Newspaper Page Text
DO NOT REALIZE
FAIL TO CONSIDER GRAVITY OF
< v - SITUATIONS
LAUGH AND JEST IN COURT
Lewis Helmer and William Sledzlan.
oskl, Accused of Stealing Blcy
.. clea, Make Merry While
Laughing and joking among them
selves, Lewis Helmer and William
Sledzlanoski, seventeen-year-old boys
charged with stealing bicycles, who
were arrested Sunday by Detectives
Hawley and Murphey, appeared be
fore Police . Judge Rose yesterday
afternoon and were arraigned. Ball
was fixed at $1500 each and their trials
set for Thursday and Friday morn
ings respectively. . >■ .■ . ■■ »
Though Sledzlanoskt's mother sat In
the rear of the court room weeping as
though. her heart would break and the
relatives of both lads looked on with
serious faces, neither of the offenders
seemed to realize the gravity of their
Both lads have had good homes arid
their parents are reputable. Helmer
has' lived at 913 Central avenue and
his room has been made the rendez
vous' of the boys. Sledzlanoski lived
at 439 Centennial street, but has spent
much ; of his time at Helmer's rooms.
'Nine bicycles and several revolvers,
daggers and dark lanterns were found
In Helmer's room when searched at the
time " of the arrest. . , Later several
watches that the lads are believed to
have stolen and disposed of were re
'.Helmer and Sledzlanoski have con
fessed their crimes 'to the detectives,
according to statements of these offi
cers,, and owners of several of the
bicycles ; have been found and the
wheels restored to them. All the bi
cycles are of the highest grade.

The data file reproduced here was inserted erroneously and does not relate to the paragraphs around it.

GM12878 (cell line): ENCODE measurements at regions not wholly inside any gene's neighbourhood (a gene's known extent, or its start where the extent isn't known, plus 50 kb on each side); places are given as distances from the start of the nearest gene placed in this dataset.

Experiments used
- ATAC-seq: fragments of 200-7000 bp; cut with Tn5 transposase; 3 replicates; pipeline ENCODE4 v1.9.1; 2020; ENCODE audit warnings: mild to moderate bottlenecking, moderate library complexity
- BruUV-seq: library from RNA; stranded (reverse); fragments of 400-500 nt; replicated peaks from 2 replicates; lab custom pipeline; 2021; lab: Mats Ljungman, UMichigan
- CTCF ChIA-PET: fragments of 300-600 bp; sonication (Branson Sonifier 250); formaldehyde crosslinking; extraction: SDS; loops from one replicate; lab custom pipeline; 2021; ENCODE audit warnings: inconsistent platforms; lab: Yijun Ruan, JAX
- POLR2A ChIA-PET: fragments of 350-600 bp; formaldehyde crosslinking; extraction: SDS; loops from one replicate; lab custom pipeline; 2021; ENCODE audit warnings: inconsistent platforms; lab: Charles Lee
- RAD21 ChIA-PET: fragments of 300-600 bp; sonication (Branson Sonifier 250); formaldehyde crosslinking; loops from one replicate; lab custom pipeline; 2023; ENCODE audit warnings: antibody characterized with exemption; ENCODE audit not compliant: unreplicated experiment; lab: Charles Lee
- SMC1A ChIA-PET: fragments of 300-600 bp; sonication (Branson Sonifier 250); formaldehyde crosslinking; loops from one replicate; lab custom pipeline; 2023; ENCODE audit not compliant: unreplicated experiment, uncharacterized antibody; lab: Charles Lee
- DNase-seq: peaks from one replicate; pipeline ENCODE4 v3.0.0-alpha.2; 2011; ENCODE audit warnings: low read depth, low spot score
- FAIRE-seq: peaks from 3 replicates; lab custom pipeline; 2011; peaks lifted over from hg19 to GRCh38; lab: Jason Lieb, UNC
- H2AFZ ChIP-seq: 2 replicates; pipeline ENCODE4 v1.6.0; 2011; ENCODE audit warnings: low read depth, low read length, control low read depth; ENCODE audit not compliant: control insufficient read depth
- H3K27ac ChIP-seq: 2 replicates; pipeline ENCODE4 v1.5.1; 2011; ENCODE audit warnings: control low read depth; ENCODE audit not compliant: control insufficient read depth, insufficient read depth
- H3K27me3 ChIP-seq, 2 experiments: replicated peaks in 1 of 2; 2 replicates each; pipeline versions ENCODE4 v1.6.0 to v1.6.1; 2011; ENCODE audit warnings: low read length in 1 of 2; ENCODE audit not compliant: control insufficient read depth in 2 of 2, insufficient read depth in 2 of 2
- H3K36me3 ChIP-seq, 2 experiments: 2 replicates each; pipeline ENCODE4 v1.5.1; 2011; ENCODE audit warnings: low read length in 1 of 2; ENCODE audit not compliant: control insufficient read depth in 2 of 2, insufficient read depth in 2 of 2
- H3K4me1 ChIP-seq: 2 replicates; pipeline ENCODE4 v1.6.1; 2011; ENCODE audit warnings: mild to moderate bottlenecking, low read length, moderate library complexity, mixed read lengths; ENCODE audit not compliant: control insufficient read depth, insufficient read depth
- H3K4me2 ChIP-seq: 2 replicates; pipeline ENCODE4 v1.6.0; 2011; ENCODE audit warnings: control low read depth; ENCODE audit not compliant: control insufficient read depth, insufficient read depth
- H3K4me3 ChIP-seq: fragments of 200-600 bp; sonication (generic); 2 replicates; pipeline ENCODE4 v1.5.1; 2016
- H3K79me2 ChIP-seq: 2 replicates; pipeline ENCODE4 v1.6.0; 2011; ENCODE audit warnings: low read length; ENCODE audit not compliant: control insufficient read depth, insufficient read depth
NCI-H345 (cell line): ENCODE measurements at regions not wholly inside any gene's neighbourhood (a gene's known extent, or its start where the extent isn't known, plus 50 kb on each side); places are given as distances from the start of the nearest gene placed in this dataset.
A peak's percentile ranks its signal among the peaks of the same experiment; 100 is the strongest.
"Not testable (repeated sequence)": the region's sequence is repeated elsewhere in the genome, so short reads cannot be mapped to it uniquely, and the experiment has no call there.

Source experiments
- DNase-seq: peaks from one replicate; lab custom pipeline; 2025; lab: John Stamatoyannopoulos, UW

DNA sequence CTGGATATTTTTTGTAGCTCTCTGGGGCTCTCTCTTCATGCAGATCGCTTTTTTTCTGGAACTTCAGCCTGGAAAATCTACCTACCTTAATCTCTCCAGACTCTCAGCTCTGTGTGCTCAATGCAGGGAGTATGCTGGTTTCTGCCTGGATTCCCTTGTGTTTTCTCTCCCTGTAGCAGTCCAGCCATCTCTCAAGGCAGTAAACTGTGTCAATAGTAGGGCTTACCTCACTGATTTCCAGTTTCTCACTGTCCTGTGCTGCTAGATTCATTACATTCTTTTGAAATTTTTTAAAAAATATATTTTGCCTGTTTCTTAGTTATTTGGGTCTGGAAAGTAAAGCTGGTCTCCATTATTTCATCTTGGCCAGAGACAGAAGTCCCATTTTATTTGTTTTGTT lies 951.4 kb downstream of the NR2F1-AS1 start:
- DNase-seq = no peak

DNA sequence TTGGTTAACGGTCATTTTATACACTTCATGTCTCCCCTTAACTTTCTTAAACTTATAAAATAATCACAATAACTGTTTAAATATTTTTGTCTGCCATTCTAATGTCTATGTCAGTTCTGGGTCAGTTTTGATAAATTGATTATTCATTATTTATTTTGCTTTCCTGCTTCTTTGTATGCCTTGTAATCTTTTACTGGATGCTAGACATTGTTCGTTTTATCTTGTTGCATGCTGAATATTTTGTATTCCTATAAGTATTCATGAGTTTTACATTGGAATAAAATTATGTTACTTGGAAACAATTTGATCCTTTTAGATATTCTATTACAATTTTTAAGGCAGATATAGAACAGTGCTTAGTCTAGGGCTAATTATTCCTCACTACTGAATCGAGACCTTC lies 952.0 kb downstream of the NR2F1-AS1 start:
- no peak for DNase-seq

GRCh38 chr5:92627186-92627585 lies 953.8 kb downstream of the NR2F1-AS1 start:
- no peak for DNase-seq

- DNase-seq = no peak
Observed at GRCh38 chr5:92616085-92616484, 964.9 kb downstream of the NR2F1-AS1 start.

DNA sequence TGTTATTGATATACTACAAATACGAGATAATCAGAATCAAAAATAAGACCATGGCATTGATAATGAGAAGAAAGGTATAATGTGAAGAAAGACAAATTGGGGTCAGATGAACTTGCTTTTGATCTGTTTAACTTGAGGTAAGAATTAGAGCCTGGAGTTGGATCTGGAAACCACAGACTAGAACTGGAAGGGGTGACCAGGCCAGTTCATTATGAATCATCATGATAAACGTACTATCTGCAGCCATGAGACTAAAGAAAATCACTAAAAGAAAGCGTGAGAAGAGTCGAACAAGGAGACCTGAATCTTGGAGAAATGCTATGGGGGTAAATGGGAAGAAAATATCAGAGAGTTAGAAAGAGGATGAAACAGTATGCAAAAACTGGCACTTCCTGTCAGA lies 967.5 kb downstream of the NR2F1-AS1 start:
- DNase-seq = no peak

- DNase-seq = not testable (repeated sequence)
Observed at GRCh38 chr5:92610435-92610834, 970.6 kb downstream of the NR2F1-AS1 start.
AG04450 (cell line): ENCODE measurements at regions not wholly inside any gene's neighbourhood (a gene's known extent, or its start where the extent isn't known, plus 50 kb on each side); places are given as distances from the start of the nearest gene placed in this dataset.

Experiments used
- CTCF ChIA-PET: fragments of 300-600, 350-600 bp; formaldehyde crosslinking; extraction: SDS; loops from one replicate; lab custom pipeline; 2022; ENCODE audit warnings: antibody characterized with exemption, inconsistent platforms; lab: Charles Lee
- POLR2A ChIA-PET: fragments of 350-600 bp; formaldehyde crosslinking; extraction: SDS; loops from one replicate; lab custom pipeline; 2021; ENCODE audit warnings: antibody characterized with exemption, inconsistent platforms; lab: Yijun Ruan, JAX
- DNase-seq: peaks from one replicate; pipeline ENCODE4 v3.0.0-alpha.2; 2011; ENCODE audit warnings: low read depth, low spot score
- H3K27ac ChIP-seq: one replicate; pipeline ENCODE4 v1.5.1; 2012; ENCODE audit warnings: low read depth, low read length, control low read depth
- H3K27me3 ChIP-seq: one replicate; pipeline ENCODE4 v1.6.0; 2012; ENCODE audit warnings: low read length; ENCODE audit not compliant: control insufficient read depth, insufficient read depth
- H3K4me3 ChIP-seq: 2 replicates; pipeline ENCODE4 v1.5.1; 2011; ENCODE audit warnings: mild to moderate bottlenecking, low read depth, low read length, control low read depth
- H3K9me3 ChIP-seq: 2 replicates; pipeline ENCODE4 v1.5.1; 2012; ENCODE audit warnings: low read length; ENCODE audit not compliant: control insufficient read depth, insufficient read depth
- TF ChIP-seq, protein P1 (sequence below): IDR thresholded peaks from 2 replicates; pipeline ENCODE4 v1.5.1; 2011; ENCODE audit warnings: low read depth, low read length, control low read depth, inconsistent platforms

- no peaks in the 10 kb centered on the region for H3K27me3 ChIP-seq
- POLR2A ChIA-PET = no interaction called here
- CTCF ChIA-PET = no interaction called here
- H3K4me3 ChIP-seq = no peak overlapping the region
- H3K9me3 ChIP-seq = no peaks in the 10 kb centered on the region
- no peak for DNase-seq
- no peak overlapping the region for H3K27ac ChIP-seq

MAYOR OF SAN JOSE
VISITS LOS ANGELES
Fresh From Piscatorial Triumphs at
Catallna, Discusses Coming Norn.
Inatlon for Governor
; Mayor Worswlck of San Jose,' ao
companled by B. K. Johnson, manag
ing editor of the San Jose Mercury, Is
at_the;Angelus. . They are.on their re
turn'from-a two weeks' nshing vaca
tion at Catallna, where, last Saturday,
they made the record catch of. the sea
son, landing 37 yellow tail in two hours
and . fifteen . minutes.
- i Mr. • Wprswick has been twice elected
mayor of San Jose, and in an.inter
view this evening in regard to the com
ing gubernatorial election, said he be
lieved that the coming nomination for
governor would be largely shaped by
the local election In San Francisco, and
that Mr.'j.'O." Hayes of San Jose would
be > the nominee. This impression, he
says, seems to be general among all
public .. men and In all parts of the
northern end of the state.
NEW YORK PEDDLERS
A; DECIDE NOT TO BTRIKE
By Associated Press.
NEW YORK. Aug. 28.— Push cart
peddlers to the number of several
thousand, who threatened a few days
ago to strike and deprive a large east
side section of its fresh vegetable sup
ply, : have . now decided to try moral
suasion against the city authorities and
forego' a strike.
; -The peddlers' unions met yesterday
and took this course: They decided to
begin ". by ' appointing a committee to
call on the mayor In an effort to have
withdrawn a large number of peddlers'
licenses S now in the hands of small
storekeepers, and to secure other re
forms'affecting their business.
DEATH FROM BUBONIC
*■ PLAGUE AT PANAMA
By Associated Press.
■• WASHINGTON, Aug. 28.-r-Consul
General j Lee' at Panama cables to the
state department today that there was
[one cU;ath from bubonic plague at
Panama on Saturday.
KILLED BY ACCIDENTAL
,■'■:; DOSE OF DISINFECTANT
By Associated Press
■OAKLAND, Aug. 28.— Mrs. Carmen
B. Sullivan, wife of Charles W. Sulli
van, is dead from the effects of a dose
of'lysol taken by mlstakel She was
Zi years of age.
* AT SAN FRANCISCO
',T.,'W. T. Richards, Miss Eleanor
Richards and Miss Mary Richards are
among the Los Angeles visitors at the
Grand.- :.,~". '." j
I'hineas Newmark and Aleck Brown
stein,'' prominent wholesale grocers of
Los Angeles, have returned from a
visit to Yellowstone park and are at
the Palace on their way home.
Sarsnparilla. Used In
111 parts of the world for over
60 years. Has the unquali-